Feature Repository

Feast manages two important sets of configuration: feature definitions, and configuration about how to run the feature store. With Feast, this configuration can be written declaratively and stored as code in a central location. This central location is called a feature repository, and it's essentially just a directory that contains some code files.

The feature repository is the declarative source of truth for what the desired state of a feature store should be. The Feast CLI uses the feature repository to configure your infrastructure, e.g., migrate tables.

What is a feature repository?

A feature repository consists of:

  • A collection of Python files containing feature declarations.

  • A feature_store.yaml file containing infrastructural configuration.

  • A .feastignore file containing paths in the feature repository to ignore.

Typically, users store their feature repositories in a Git repository, especially when working in teams. However, using Git is not a requirement.

Structure of a feature repository

The structure of a feature repository is as follows:

  • The root of the repository should contain a feature_store.yaml file and may contain a .feastignore file.

  • The repository should contain Python files that contain feature definitions.

  • The repository can contain other files as well, including documentation and potentially data files.

An example structure of a feature repository is shown below:

$ tree -a
.
├── data
│ └── driver_stats.parquet
├── driver_features.py
├── feature_store.yaml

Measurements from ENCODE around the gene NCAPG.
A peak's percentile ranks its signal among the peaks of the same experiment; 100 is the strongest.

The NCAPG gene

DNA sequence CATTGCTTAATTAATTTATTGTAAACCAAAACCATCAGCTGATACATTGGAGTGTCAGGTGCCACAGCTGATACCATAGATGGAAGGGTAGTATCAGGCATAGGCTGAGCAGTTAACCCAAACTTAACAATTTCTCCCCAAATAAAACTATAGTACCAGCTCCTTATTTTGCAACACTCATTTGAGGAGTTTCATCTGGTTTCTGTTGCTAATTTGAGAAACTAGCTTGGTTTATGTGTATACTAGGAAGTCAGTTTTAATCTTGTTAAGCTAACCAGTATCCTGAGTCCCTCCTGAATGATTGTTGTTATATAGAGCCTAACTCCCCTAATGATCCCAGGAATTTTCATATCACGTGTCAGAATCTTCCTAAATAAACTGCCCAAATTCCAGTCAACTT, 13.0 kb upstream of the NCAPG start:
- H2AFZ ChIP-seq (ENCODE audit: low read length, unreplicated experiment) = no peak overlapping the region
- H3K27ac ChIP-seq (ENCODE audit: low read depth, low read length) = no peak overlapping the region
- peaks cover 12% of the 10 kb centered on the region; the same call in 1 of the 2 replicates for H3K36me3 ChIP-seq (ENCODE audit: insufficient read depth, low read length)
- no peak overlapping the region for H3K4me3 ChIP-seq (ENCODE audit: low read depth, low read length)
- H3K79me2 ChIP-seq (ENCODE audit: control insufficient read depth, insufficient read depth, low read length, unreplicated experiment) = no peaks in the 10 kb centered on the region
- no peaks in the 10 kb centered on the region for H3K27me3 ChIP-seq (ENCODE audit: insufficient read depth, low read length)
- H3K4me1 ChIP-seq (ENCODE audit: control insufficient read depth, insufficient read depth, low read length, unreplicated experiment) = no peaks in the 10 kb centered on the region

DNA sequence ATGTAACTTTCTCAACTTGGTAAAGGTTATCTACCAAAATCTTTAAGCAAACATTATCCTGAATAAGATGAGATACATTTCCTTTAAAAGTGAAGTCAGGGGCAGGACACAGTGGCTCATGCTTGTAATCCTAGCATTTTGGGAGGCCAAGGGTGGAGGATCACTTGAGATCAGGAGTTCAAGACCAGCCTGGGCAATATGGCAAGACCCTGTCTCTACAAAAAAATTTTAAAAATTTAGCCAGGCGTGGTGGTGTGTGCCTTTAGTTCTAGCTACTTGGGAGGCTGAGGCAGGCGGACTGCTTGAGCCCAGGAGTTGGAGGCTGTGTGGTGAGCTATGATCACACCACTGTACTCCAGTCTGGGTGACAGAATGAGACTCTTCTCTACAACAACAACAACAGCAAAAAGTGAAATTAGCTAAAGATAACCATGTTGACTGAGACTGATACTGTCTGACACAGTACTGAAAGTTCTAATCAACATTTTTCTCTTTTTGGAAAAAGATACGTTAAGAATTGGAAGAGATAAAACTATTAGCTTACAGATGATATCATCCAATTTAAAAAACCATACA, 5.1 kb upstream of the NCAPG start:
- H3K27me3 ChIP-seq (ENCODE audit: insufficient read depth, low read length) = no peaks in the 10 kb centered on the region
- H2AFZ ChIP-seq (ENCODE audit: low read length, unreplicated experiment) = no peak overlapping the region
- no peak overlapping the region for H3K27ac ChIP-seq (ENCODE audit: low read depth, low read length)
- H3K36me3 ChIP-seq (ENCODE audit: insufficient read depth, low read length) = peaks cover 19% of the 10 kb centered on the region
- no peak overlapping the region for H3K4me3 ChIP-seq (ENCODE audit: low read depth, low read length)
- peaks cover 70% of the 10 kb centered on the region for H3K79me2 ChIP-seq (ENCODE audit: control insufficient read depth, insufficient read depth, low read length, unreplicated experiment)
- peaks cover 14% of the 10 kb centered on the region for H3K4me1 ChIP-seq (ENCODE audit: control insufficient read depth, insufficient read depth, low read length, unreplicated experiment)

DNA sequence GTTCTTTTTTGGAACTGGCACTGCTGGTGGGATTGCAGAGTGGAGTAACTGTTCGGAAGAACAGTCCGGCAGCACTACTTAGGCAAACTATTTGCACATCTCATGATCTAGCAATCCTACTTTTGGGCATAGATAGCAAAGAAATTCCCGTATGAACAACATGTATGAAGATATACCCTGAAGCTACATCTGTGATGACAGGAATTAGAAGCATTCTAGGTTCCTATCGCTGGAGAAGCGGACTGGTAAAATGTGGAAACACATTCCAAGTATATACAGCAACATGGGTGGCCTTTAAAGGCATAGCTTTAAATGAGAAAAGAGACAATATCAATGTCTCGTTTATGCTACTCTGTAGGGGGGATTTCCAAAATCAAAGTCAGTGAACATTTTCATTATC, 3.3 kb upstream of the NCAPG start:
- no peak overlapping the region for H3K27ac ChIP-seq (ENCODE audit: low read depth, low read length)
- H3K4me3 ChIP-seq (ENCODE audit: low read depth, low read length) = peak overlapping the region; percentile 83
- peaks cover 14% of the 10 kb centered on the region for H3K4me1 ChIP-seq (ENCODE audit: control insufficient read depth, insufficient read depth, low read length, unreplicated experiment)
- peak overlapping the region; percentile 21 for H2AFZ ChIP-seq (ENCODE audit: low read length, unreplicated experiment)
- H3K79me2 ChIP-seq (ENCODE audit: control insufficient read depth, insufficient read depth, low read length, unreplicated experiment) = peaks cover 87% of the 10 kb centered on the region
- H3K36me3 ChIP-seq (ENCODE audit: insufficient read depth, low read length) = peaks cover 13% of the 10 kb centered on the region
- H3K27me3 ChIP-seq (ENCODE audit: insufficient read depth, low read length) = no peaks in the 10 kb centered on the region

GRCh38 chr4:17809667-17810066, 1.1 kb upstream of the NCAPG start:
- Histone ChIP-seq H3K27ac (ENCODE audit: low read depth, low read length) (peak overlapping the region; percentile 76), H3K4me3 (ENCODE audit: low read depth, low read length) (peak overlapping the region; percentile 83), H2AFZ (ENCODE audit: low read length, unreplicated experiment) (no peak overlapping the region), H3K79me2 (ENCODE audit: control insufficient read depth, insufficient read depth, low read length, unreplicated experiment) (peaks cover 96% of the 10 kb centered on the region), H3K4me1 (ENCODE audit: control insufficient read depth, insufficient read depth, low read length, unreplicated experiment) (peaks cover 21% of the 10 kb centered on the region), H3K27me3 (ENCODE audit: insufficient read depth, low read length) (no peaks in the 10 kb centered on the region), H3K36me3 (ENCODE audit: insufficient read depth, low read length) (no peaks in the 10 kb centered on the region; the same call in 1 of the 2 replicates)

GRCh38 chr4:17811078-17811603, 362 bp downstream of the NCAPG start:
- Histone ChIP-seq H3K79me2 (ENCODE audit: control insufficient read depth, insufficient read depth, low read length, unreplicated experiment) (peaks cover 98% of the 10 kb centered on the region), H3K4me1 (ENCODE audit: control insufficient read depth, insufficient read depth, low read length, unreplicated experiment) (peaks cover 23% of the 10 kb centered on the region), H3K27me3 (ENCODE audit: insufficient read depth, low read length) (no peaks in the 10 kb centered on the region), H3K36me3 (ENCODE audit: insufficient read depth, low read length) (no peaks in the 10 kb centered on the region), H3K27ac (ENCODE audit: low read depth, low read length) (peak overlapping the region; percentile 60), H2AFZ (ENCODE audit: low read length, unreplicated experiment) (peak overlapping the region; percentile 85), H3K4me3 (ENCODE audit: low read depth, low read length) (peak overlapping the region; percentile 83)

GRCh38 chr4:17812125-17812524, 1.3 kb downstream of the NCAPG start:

└── .feastignore
1 directory, 4 files

A couple of things to note about the feature repository:

  • Feast reads all Python files recursively when feast apply is ran, including subdirectories, even if they don't contain feature definitions.

  • It's recommended to add .feastignore and add paths to all imperative scripts if you need to store them inside the feature registry.

The feature_store.yaml configuration file

The configuration for a feature store is stored in a file named feature_store.yaml , which must be located at the root of a feature repository. An example feature_store.yaml file is shown below:

feature_store.yaml
project: my_feature_repo_1
registry: data/metadata.db
provider: local
online_store:
path: data/online_store.db

The feature_store.yaml file configures how the feature store should run. See feature_store.yaml for more details.

The .feastignore file

This file contains paths that should be ignored when running feast apply. An example .feastignore is shown below:

.feastignore
# Ignore virtual environment
venv
# Ignore a specific Python file
scripts/foo.py
# Ignore all Python files directly under scripts directory
scripts/*.py
# Ignore all "foo.py" anywhere under scripts directory
scripts/**/foo.py

See .feastignore for more details.

Feature definitions

A feature repository can also contain one or more Python files that contain feature definitions. An example feature definition file is shown below:

driver_features.py
from datetime import timedelta
from feast import BigQuerySource, Entity, Feature, FeatureView, ValueType
driver_locations_source = BigQuerySource(
table_ref="rh_prod.ride_hailing_co.drivers",
event_timestamp_column="event_timestamp",
created_timestamp_column="created_timestamp",
)
driver = Entity(
name="driver",
value_type=ValueType.INT64,
description="driver id",
)
driver_locations = FeatureView(
name="driver_locations",
entities=["driver"],
ttl=timedelta(days=1),
features=[
Feature(name="lat", dtype=ValueType.FLOAT),
Feature(name="lon", dtype=ValueType.STRING),
],
input=driver_locations_source,
)

To declare new feature definitions, just add code to the feature repository, either in existing files or in a new file. For more information on how to define features, see Feature Views.

Next steps